Windows are an important architectural component for both residential and commercial buildings and can significantly impact both construction budgets as well as energy use. According to consumer reports, the cost to replace the windows in the average house costs between $7,000 and $20,000.
Windows come in a variety of shapes and sizes. For the sake of this article, we will focus on the windows most commonly found in the United States:
Fixed – This window type consists of glazing that is non-operable (meaning it cannot be opened). Fixed windows are commonly used for large picture windows and also for windows that are a non-traditional (anything other than rectangular) shape.
Casement – Casement windows have a sash that swings out on a hinge and are usually operated with a mechanical crank arm at the base or side of the window. They are generally the most expensive option for window operation as they usually have many intricate mechanical parts. In some cases, a casement window may be hinged but not have a crank arm and would have to be fixed into an open or closed position manually. Casement windows are becoming increasingly dominant. Casement windows commonly are hinged on the left or right portions of the frame, but can also be hinged at the top (awning style window) or hinged at the bottom (hopper or bin-style window).
Single Hung – This type of window usually consists of two sashes where the top sash is typically fixed (meaning it cannot be moved or operated), and the bottom sash slides vertically to open or close the window.
Double Hung – A double hung window has two sashes and both sashes can be operated. Typically, the sashes can be removed from the window frame for cleaning.
Slider – Slider style windows operate similarly to the single and double hung windows, but move horizontally. They are typically slightly cheaper because they lack the counterweight systems that are required to balance the weight of their vertically-operating cousins.
Window frames and sashes are manufactured from a variety of materials but the most common are wood, vinyl, and aluminum. Higher-end residential windows typically use wood frames with some form of exterior cladding to protect the wood against weathering. In commercial settings, aluminum windows are almost exclusively used. Vinyl or fiberglass windows are almost always the least expensive option, but cannot be painted and often warp or fade with time. Wood frames are inherently insulated, but all other types usually require some form of insulation or a thermal break to limit the loss of heat through the frame.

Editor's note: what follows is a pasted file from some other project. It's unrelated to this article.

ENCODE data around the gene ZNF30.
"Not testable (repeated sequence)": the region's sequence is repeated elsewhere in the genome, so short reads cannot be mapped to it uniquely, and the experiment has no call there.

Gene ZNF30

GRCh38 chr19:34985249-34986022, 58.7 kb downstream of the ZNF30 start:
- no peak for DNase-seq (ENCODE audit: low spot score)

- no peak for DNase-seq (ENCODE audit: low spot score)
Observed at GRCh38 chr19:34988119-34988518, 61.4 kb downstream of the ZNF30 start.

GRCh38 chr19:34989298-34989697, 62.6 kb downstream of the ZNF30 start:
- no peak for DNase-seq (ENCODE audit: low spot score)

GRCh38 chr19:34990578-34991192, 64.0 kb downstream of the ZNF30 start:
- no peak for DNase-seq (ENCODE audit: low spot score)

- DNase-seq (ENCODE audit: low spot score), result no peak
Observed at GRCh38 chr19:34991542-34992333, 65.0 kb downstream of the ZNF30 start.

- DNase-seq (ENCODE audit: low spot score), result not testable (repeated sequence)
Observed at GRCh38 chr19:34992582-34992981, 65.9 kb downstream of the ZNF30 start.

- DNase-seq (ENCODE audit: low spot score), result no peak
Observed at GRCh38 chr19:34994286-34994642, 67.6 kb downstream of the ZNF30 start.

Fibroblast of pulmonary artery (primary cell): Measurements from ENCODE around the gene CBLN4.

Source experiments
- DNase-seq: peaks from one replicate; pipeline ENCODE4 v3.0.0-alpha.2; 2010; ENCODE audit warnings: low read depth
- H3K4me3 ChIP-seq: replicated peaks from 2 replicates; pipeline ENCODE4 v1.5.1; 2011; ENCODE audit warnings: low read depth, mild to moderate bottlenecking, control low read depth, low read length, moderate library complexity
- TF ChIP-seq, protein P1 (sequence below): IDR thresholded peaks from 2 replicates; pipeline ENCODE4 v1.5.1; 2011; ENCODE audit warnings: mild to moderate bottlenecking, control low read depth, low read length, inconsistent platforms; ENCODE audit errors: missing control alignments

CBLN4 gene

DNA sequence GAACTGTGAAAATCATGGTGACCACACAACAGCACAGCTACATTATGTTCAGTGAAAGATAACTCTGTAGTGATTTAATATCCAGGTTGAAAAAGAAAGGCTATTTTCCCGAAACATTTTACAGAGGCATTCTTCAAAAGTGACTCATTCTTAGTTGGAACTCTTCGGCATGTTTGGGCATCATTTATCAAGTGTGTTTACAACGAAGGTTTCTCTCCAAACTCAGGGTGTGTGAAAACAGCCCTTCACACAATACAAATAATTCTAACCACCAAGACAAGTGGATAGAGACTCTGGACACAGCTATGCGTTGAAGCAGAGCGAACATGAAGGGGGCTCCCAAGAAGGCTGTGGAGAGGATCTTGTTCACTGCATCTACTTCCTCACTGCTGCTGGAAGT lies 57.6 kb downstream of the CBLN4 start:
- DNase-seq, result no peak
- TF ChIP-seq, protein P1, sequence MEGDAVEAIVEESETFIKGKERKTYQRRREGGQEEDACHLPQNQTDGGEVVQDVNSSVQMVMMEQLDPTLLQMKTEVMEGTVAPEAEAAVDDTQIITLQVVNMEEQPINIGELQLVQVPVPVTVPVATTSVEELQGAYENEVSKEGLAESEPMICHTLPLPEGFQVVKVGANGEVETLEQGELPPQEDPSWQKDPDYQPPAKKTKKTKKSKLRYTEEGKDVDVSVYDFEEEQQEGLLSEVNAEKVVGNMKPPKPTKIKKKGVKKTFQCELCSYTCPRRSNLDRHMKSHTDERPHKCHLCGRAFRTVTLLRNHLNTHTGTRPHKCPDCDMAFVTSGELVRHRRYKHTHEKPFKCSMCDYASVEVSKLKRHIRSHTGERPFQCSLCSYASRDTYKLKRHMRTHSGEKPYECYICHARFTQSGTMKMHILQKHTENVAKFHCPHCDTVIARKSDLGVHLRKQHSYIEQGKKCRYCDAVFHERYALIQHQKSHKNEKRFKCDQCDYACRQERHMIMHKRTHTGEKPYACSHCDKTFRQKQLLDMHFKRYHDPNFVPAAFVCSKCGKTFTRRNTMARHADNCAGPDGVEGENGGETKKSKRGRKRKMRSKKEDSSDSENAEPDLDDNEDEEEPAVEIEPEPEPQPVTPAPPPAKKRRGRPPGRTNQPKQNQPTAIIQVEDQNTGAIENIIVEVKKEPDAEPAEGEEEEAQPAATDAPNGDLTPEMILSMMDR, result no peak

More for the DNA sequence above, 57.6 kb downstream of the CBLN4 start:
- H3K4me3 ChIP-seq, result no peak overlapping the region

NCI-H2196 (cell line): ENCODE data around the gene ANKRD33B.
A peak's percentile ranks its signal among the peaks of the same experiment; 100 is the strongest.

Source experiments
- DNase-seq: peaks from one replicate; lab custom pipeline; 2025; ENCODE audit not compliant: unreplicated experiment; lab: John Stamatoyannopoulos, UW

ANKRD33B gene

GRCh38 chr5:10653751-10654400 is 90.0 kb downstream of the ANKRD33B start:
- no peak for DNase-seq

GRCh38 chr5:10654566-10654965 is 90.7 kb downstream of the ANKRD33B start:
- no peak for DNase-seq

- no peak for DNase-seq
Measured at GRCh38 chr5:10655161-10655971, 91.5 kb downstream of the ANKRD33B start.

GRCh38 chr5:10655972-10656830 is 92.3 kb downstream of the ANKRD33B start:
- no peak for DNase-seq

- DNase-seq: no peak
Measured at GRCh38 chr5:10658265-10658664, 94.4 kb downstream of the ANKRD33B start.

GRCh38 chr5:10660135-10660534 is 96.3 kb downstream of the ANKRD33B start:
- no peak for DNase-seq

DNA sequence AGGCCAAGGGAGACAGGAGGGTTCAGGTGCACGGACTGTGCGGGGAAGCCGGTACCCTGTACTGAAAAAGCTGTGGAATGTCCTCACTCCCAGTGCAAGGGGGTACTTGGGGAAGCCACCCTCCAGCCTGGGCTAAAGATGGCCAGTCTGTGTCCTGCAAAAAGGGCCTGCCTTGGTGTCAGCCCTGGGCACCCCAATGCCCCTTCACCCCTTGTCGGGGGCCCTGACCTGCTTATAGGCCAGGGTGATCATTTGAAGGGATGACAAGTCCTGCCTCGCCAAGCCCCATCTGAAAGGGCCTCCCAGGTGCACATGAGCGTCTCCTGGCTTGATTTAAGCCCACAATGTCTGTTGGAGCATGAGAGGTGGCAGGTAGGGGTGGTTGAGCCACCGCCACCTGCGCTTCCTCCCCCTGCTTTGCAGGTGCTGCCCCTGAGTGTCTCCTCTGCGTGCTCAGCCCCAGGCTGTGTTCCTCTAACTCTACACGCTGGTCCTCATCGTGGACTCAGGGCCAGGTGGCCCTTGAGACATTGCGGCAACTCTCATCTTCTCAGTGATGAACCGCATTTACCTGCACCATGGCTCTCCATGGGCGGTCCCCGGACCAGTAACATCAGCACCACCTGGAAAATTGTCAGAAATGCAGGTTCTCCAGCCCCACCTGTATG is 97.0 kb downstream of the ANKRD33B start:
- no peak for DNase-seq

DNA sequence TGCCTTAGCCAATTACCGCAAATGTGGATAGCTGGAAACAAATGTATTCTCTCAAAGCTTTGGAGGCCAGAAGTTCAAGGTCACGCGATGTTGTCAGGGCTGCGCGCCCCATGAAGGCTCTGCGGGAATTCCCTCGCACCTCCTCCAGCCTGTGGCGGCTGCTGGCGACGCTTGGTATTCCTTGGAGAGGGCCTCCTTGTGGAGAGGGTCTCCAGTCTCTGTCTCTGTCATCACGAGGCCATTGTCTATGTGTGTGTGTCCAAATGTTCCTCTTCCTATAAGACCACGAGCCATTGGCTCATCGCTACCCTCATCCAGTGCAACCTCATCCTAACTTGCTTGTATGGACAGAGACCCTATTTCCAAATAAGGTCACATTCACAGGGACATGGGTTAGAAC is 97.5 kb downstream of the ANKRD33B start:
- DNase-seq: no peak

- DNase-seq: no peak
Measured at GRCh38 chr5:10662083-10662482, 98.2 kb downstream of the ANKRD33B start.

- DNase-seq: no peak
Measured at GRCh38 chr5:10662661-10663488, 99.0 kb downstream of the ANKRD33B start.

Getting into some more terminology, “glazing” is the technical term for the type glass that is placed into a window and a “pane” is the actual sheet of glass. Most modern windows are double or triple-paned to aid with insulation. There are practically limitless combinations of glazing and treatments that can be applied to windows. The most common options for residential glazing are to select Low-E (low emissivity) glass which boosts the ability of the window to block solar radiation, and then to select a low Iron glass which will make the window appear “clearer” than standard glass which commonly has a green tint.
Windows can be one of the highest sources of heat loss in a building and so it is important to take some time to choose a window that is right for your project and energy considerations. The image below was taken using an infrared or thermal imaging camera which takes a “picture” of the surface temperature of objects. The building in the background is older and the red that you see corresponds to windows that are poorly insulated and leading to a high temperature difference in the image (roughly 10°F higher than the surrounding temperature). By comparison, the windows on the building in the foreground (green) are roughly 3°F higher than their surroundings. I’ll be writing another post soon about thermal imaging and how it can be used for investigating sources of energy loss or inefficiency in buildings if you would like to learn more.
Believe it or not, the non-moving air between panes of glass acts as a pretty decent insulator, but many windows now come with argon, krypton, or another inert gas filling to increase the insulation values of the window. If you are considering installing gas-filled windows in a high-altitude location (generally above 5,000 feet), verify with the manufacturer that the windows are rated for that altitude (along with the highest elevation they will have to be transported over) as the gas filling is usually sealed in at the factory and can either blow out the window seals or cause the panes to bow out at altitude.
Often it is a good idea to involve an architect and engineer when selecting windows and treatments as they can help you navigate the wide variety of options and energy considerations. In some locations, you may be eligible for a tax credit based on your window selection.
More technical information about windows can be found in the following EVstudio posts:
Egress Windows and Operation: https://evstudio.com/common-egress-window-sizes-and-operation/